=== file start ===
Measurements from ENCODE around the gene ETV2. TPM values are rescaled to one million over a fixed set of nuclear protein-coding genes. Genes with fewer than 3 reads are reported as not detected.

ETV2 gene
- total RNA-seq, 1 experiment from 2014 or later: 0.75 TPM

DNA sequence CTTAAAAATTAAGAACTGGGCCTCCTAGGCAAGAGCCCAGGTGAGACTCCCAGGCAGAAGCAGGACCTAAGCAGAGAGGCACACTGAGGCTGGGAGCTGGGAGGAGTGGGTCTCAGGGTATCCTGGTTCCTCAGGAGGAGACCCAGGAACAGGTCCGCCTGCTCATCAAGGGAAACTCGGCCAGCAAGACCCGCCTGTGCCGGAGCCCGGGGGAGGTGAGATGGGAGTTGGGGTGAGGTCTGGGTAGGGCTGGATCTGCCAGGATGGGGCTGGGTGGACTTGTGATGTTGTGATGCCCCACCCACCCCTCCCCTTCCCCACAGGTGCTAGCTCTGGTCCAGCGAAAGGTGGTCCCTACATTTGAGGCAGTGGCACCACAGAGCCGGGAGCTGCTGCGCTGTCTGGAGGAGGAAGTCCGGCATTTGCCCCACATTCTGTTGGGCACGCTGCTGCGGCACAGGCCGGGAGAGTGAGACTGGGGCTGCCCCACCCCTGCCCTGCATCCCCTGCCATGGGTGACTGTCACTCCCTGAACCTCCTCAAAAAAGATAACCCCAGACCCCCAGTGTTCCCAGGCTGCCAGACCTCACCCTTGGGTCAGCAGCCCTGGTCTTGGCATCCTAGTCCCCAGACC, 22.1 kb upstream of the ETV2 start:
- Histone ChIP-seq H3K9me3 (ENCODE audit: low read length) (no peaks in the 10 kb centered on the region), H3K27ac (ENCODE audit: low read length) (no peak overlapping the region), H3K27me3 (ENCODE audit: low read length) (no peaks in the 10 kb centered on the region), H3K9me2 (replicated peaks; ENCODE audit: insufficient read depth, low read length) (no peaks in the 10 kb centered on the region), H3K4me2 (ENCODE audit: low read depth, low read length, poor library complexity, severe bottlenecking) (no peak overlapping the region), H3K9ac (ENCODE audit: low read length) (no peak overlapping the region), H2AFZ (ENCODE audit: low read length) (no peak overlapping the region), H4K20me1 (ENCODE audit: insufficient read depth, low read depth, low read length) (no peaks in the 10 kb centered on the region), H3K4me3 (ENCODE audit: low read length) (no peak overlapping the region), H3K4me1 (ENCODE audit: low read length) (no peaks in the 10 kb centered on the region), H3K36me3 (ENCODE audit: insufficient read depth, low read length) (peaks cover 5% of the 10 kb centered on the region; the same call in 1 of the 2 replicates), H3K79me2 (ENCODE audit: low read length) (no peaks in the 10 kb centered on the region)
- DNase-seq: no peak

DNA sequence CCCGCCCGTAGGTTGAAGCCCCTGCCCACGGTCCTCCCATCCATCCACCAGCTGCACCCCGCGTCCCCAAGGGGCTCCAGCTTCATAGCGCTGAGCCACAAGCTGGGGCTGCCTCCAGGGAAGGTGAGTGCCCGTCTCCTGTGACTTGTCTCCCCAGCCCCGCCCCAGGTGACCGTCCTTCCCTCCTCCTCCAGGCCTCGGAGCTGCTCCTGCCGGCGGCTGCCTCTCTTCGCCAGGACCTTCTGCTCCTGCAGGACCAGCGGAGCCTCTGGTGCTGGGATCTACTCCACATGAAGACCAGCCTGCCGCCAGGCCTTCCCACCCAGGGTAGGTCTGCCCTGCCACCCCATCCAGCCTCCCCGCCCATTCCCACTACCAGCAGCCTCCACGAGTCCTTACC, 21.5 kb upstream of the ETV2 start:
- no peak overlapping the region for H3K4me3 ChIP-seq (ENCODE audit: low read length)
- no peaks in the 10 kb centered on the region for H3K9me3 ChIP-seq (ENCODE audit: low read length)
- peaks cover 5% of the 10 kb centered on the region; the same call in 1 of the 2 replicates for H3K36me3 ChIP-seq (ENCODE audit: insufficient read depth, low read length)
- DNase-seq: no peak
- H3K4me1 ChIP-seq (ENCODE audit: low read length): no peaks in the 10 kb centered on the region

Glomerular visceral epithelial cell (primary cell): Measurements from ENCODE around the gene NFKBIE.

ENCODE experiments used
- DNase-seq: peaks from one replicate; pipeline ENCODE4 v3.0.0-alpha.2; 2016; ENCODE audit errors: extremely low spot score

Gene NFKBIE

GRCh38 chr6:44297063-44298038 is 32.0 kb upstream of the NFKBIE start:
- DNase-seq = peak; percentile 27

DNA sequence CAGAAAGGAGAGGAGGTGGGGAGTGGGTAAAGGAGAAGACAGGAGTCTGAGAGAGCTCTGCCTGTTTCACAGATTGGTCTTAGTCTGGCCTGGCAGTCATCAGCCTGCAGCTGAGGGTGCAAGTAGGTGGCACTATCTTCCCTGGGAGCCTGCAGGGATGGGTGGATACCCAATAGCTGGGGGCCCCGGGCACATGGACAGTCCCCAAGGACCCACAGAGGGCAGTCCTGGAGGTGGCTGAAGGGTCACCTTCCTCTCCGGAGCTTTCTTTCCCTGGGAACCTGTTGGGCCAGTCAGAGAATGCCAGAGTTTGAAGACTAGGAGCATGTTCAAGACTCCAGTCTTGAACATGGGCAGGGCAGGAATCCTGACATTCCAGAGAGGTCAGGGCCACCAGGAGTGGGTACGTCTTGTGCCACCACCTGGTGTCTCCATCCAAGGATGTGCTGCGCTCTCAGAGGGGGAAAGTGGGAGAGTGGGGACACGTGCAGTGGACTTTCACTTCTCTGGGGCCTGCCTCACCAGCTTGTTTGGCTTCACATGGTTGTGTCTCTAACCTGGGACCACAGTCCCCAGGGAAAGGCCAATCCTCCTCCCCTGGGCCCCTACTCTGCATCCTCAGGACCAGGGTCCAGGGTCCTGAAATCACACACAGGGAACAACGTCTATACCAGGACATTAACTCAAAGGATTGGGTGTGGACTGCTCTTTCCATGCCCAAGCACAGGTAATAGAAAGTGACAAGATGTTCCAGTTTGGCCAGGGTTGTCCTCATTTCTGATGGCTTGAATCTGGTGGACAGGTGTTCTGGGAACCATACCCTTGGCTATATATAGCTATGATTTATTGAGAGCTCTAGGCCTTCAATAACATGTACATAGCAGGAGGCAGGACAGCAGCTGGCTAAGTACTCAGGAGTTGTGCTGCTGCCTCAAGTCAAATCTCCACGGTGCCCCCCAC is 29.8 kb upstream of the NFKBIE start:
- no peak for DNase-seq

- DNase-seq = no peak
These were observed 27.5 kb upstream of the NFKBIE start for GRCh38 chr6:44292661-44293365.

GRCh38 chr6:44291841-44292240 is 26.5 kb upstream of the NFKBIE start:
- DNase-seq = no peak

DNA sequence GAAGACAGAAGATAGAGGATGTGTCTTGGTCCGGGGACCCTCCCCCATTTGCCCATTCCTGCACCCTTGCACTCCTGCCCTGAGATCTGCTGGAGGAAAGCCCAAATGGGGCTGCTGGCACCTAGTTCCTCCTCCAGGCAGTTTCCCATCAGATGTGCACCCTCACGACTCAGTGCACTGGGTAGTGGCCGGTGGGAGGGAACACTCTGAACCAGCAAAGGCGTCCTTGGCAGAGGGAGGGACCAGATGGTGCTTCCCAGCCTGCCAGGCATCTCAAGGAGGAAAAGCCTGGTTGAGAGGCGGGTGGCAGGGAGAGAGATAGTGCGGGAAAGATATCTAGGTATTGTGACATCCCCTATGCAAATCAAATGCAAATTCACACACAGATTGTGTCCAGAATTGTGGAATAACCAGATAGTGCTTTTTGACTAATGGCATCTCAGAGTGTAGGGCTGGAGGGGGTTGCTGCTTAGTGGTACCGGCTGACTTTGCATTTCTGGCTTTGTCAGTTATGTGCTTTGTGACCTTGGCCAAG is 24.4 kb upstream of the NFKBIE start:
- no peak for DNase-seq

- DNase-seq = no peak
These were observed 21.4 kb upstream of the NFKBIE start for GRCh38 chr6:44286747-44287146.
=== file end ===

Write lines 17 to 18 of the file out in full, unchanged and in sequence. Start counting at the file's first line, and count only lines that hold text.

GRCh38 chr6:44297063-44298038 is 32.0 kb upstream of the NFKBIE start:
- DNase-seq = peak; percentile 27